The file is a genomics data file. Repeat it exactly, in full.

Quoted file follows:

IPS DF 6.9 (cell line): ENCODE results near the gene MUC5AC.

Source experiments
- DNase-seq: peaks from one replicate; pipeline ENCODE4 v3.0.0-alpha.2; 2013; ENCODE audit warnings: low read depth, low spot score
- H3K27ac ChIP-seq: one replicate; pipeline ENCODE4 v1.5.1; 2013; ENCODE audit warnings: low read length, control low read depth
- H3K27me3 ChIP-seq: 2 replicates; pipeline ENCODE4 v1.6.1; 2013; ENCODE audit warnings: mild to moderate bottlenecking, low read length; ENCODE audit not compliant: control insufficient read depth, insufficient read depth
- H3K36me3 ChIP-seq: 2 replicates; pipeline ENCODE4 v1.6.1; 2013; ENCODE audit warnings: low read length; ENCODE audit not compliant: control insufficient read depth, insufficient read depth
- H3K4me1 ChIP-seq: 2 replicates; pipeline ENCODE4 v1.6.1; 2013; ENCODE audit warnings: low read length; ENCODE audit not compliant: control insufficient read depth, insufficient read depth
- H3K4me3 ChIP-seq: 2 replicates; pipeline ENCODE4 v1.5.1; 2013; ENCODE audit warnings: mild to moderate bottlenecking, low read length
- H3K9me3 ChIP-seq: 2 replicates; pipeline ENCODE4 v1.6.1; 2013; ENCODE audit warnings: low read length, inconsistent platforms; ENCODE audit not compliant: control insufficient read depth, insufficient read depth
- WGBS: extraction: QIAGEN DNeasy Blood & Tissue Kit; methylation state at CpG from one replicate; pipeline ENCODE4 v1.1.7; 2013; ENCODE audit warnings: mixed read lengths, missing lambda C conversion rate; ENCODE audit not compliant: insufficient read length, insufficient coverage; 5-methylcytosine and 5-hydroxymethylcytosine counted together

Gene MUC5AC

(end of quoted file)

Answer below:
IPS DF 6.9 (cell line): ENCODE results near the gene MUC5AC.

Source experiments
- DNase-seq: peaks from one replicate; pipeline ENCODE4 v3.0.0-alpha.2; 2013; ENCODE audit warnings: low read depth, low spot score
- H3K27ac ChIP-seq: one replicate; pipeline ENCODE4 v1.5.1; 2013; ENCODE audit warnings: low read length, control low read depth
- H3K27me3 ChIP-seq: 2 replicates; pipeline ENCODE4 v1.6.1; 2013; ENCODE audit warnings: mild to moderate bottlenecking, low read length; ENCODE audit not compliant: control insufficient read depth, insufficient read depth
- H3K36me3 ChIP-seq: 2 replicates; pipeline ENCODE4 v1.6.1; 2013; ENCODE audit warnings: low read length; ENCODE audit not compliant: control insufficient read depth, insufficient read depth
- H3K4me1 ChIP-seq: 2 replicates; pipeline ENCODE4 v1.6.1; 2013; ENCODE audit warnings: low read length; ENCODE audit not compliant: control insufficient read depth, insufficient read depth
- H3K4me3 ChIP-seq: 2 replicates; pipeline ENCODE4 v1.5.1; 2013; ENCODE audit warnings: mild to moderate bottlenecking, low read length
- H3K9me3 ChIP-seq: 2 replicates; pipeline ENCODE4 v1.6.1; 2013; ENCODE audit warnings: low read length, inconsistent platforms; ENCODE audit not compliant: control insufficient read depth, insufficient read depth
- WGBS: extraction: QIAGEN DNeasy Blood & Tissue Kit; methylation state at CpG from one replicate; pipeline ENCODE4 v1.1.7; 2013; ENCODE audit warnings: mixed read lengths, missing lambda C conversion rate; ENCODE audit not compliant: insufficient read length, insufficient coverage; 5-methylcytosine and 5-hydroxymethylcytosine counted together

Gene MUC5AC